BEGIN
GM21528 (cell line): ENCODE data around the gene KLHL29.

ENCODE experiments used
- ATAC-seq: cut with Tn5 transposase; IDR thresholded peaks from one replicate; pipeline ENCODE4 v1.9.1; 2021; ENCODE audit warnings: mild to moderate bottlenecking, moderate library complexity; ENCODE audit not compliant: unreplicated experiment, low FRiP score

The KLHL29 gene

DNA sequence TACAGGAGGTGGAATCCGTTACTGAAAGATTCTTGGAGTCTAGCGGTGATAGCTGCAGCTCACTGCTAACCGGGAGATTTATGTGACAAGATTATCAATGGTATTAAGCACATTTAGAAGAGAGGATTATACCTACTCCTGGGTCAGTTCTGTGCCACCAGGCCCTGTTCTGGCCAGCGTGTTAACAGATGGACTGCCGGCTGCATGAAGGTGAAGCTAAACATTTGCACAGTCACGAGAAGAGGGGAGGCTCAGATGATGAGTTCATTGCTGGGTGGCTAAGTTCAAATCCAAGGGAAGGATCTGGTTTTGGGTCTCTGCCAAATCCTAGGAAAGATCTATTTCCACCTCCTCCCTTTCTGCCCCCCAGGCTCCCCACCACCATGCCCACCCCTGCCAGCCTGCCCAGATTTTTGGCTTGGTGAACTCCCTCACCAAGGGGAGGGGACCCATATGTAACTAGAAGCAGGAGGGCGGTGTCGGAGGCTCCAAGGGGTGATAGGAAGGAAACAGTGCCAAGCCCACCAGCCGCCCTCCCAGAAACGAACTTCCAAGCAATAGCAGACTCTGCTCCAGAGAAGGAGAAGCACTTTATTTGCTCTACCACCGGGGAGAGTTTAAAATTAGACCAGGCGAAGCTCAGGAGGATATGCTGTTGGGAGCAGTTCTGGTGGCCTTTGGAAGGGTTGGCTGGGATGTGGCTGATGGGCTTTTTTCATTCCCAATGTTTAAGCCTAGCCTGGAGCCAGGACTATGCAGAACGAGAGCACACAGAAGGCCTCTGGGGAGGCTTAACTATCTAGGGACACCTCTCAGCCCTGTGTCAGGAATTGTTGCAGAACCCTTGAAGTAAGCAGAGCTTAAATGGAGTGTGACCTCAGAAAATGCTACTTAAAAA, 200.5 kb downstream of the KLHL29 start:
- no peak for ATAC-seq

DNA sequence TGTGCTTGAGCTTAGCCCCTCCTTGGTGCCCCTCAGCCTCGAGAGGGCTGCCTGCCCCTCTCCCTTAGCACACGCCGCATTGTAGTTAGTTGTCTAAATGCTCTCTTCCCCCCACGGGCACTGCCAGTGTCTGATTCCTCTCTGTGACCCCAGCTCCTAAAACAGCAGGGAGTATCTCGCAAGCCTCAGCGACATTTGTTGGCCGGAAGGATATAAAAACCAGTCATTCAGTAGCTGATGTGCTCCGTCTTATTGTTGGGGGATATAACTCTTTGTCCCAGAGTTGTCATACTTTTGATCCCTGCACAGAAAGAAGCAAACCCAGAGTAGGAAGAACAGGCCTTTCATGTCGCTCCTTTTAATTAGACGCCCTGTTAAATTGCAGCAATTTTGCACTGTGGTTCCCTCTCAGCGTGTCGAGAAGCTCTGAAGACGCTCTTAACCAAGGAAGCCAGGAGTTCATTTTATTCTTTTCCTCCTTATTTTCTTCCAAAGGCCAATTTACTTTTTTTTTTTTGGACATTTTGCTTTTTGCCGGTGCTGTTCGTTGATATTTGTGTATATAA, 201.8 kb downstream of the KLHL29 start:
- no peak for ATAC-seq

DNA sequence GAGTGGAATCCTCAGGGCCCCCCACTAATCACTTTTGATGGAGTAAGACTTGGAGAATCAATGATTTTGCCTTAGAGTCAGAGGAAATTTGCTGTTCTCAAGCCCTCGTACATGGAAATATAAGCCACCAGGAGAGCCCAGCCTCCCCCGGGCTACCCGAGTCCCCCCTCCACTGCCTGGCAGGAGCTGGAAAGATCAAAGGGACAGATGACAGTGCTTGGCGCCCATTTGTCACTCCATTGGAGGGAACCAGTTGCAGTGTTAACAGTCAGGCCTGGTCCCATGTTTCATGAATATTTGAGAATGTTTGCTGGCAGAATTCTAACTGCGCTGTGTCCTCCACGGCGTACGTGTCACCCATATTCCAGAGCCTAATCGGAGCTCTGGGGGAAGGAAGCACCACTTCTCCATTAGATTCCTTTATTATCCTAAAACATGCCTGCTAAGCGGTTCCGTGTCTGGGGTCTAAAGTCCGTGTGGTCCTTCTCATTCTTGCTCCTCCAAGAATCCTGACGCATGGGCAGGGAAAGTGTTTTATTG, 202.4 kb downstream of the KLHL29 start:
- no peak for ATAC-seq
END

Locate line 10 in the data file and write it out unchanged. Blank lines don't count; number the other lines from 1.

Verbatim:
- no peak for ATAC-seq